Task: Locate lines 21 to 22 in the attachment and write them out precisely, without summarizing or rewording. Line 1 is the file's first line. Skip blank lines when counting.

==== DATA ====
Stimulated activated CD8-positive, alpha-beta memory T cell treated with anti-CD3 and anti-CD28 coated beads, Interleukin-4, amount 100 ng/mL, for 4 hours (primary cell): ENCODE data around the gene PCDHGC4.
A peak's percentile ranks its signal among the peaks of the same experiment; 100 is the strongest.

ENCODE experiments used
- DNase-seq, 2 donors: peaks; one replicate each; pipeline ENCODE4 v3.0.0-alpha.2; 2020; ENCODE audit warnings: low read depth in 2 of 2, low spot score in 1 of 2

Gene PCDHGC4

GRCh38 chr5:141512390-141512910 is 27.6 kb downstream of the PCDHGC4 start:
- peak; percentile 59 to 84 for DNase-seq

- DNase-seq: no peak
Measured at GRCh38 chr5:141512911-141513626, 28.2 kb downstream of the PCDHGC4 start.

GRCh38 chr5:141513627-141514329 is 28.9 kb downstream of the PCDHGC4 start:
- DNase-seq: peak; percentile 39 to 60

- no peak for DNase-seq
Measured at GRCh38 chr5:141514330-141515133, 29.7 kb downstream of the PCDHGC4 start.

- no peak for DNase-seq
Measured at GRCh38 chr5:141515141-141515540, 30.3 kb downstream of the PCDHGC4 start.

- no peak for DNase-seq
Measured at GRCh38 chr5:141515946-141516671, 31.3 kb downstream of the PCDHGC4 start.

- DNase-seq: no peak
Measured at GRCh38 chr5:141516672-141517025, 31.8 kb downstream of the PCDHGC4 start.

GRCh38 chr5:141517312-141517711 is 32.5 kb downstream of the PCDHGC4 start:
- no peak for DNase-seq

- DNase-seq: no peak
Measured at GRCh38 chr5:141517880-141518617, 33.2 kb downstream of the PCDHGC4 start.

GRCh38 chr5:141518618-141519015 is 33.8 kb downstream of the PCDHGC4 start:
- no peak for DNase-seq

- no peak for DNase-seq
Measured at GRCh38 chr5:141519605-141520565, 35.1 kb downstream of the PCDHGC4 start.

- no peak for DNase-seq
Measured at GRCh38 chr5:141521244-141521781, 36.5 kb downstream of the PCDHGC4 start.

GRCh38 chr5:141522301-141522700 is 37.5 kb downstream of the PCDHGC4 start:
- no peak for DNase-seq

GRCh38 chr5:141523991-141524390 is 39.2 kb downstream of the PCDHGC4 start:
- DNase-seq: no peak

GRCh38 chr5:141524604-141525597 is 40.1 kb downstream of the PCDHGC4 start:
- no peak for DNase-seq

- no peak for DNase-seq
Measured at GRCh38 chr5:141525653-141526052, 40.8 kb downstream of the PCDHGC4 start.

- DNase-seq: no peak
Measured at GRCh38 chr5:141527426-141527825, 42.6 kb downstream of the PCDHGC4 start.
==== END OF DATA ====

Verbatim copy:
- no peak for DNase-seq

- DNase-seq: no peak